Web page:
Gulf Shores mostly undamaged after Hurricane Nate, sand erosion is a big concern

GULF SHORES, Ala. – Hurricane Nate brought some power with it as it moved into the Gulf Coast, heavy rain fall and storm surge caused many roads to flood.

Hurricane Nate started off as a tropical storm and was projected to make landfall as a category two hurricane. That left people in many areas anxious.

"Our biggest concern was that people would go out and venture into the city during the worst of the storm, which is why the curfew went into effect," explained Grant Brown, a spokesperson for the City of Gulf Shores.

Like many other cities, Gulf Shores and Orange Beach put a mandatory curfew into effect on Saturday night as Hurricane Nate approached and according to Brown, people obeyed the curfew.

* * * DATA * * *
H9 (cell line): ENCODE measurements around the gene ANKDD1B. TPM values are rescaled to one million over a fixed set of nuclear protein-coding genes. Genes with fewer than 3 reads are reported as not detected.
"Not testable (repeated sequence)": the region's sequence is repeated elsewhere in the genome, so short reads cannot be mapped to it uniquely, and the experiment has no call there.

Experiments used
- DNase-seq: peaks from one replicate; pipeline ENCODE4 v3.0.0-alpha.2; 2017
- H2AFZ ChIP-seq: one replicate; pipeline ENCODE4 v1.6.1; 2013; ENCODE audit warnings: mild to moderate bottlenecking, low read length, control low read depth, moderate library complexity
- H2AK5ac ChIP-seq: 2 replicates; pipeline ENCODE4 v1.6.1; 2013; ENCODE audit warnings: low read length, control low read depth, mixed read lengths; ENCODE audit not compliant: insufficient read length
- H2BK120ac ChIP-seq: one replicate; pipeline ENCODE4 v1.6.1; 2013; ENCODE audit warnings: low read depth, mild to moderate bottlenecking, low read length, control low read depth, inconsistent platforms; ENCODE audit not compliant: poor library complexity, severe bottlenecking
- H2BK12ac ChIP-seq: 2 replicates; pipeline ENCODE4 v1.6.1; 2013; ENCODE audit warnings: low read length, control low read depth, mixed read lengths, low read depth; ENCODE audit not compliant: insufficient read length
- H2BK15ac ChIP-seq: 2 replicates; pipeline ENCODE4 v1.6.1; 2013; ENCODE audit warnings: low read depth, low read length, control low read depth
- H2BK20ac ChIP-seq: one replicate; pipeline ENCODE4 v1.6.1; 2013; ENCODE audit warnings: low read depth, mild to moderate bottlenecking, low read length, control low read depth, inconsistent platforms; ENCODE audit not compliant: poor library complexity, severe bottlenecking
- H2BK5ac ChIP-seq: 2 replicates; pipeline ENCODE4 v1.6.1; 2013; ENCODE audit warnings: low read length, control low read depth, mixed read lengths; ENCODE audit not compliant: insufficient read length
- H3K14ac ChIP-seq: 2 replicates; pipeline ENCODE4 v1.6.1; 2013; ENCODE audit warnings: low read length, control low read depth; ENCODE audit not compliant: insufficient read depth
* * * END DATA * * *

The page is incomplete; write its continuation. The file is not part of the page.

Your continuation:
People started to venture out on Sunday after Nate passed through. Most of the people just want to take a walk on the beach, but you won't catch anyone in the water. "Double red flags in Gulf Shores indicates the water is closed for entry. We have an ordinance, and you can be cited or arrested if you enter the water when we are flying red flags," Brown explained.

The flags are flown to protect people's lives. "This is not the time to go out and venture into the gulf to find out what that power feels like," said Brown. "It is deadly life-threatening situation."

Gulf Shores escaped significant damage, aside from minor street flooding, but the storm surge did impact the beach. Brown believes that it could cost millions to fix the sand erosion.